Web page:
Binge Drinking Preferences Defined by Age
> 8/8/2007 10:25:54 AM

It's become something of a trope in contemporary literature and film: a young teen sneaking his first drink from his father's liquor cabinet, grimacing mightily at the shocking taste of a liquid adults seem to slurp down with ease. As some new survey data demonstrated this week though, this is one instance where art seems to be imitating life. Lead by binge drinking expert Dr. Timothy Naimi, this new study focused on the type of alcohol that different groups use when they binge. For adult drinkers, the booze of choice was beer, which Dr. Naimi pointed out is easy to acquire and cost efficient. Younger drinkers, especially those underaged, tend to turn to hard liquor, which has a much stronger effect in smaller portions that can be easily swiped from a family liquor cabinet.

Dr. Naimi, whose name is attached to virtually every major binge drinking study in the last ten years, recently spoke with Newsday and pointed out that not all of the study's findings followed cultural stereotypes. Newsday writes:

Also at odds with the public perception is the age of the average binge drinker. Not all are chug-a-lugging frat boys. "People of college age 18 to 25 account for only 30 percent of all binge drinking episodes. So college binge drinking is only the tip of the iceberg," Naimi said.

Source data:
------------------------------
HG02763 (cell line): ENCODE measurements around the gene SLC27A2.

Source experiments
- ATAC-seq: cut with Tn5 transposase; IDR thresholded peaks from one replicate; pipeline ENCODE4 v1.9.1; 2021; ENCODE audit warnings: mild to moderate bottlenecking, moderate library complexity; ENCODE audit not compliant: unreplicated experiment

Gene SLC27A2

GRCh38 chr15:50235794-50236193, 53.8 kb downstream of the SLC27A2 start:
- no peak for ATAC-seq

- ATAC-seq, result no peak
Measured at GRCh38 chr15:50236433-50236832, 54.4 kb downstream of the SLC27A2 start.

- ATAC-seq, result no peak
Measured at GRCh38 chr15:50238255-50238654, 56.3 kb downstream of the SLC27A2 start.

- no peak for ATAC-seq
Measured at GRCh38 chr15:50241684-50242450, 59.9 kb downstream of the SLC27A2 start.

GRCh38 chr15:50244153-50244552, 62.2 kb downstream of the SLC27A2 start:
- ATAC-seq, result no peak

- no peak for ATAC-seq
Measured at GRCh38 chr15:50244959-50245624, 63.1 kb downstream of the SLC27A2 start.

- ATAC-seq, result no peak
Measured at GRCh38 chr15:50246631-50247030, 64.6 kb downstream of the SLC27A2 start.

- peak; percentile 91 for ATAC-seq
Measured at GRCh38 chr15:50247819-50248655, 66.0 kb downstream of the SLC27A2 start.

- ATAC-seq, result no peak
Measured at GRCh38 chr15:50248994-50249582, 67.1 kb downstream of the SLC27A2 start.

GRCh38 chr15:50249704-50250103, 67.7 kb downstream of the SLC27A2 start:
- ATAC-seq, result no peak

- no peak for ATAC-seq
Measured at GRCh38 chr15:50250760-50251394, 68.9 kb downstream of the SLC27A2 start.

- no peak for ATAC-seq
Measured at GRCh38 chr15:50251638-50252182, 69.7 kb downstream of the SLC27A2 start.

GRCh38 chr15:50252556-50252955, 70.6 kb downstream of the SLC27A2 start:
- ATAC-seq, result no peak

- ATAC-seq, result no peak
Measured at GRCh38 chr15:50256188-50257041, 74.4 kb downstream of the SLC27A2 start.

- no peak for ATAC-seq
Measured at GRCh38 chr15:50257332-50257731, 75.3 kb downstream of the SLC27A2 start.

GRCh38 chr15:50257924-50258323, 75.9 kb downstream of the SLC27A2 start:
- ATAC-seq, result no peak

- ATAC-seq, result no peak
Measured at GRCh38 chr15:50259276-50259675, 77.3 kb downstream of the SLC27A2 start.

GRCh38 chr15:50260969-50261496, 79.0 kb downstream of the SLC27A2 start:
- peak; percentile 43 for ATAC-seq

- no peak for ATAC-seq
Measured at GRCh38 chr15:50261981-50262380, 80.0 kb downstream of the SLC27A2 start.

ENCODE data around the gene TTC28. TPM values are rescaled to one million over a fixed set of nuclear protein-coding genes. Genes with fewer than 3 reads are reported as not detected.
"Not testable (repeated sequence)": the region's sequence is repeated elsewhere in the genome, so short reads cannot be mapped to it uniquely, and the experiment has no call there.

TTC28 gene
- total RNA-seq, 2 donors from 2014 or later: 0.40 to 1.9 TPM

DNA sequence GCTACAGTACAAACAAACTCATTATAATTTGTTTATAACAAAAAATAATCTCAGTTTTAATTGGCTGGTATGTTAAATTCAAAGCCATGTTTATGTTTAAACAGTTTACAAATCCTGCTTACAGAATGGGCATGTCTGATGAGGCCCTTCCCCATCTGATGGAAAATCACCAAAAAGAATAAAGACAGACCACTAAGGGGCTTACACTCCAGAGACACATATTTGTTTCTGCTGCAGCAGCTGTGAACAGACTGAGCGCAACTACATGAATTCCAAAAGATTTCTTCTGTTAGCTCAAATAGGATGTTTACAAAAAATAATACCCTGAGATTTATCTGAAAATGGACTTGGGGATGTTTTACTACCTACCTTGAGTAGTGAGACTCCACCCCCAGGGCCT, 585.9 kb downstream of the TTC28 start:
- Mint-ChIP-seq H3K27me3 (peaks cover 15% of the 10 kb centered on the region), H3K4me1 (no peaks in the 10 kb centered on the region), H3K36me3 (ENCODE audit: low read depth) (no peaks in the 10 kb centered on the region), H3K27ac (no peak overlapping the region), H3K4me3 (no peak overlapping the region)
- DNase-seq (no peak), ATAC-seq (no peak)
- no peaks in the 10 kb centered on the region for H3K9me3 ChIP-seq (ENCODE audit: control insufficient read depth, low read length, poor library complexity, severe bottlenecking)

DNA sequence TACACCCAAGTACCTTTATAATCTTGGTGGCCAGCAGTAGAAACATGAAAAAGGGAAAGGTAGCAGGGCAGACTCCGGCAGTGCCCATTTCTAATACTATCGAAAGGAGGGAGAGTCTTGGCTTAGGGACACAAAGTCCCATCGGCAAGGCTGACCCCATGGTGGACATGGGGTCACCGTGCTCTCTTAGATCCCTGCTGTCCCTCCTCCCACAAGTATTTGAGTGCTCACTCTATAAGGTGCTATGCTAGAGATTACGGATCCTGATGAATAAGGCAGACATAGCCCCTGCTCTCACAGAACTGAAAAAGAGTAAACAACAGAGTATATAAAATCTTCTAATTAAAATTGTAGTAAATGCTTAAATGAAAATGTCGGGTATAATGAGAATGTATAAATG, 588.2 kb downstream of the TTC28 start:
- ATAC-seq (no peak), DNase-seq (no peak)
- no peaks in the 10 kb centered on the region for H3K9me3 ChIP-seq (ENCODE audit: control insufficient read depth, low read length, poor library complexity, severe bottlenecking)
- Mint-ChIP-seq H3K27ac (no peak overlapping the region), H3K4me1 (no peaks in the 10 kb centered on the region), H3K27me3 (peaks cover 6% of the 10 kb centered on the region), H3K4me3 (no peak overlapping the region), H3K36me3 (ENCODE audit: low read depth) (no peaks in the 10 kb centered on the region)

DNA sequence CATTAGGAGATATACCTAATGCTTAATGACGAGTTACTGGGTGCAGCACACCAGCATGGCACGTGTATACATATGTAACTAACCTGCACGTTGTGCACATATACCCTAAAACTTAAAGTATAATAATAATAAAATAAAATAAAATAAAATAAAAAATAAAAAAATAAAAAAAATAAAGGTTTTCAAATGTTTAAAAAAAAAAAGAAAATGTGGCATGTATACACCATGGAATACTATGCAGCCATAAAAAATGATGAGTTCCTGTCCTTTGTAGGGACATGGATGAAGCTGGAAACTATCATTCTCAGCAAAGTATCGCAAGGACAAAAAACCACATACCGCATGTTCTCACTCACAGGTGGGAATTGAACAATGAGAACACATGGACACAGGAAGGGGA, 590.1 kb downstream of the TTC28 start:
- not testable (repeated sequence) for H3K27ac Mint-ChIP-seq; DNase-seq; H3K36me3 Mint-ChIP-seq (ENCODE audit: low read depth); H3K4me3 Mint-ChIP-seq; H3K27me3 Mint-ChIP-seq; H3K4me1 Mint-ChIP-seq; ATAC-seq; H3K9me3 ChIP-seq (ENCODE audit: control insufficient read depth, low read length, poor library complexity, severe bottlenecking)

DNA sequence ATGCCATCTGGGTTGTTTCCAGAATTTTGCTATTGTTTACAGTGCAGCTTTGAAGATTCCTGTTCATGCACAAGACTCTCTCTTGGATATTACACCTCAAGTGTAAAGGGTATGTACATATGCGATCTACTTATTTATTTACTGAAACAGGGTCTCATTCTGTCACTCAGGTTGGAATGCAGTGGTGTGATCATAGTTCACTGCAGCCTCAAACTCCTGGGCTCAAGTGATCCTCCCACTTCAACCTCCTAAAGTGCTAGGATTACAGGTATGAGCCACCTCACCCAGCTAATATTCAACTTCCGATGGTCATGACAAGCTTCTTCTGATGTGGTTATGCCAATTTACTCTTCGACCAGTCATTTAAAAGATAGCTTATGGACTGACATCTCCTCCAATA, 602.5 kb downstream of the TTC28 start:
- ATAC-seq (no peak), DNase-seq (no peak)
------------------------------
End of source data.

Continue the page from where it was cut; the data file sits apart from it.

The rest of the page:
Binge drinking, typically defined as 4-5 drinks for a man or 3-4 drinks for a woman on a particular drinking occasion (usually around 2 hours), is much more common than most people think. While most people associate the practice with rowdy young people and "beer bongs," as Dr. Naimi pointed out, a majority of binge drinkers are over 25-years-old. Teen binge drinking is universally understood to be a problem, and many organizations and non-profits work to address the issue. But much less is done to address the issue of adult binge drinking, which can be just as much if not more of a burden on society. Binge drinking is a major factor in drunk driving and many other dangerous behaviors. Over his career Dr. Naimi's research has highlighted the many faccets to the problem, now we need to begin moving toward solutions. Speaking to Newsday, Dr. Naimi explains how beer's availability may fuel greater amounts of binge drinking. By cutting down on beer sales late at night and limiting the locations where it can be distributed, local governments can make headway in addressing the issue.

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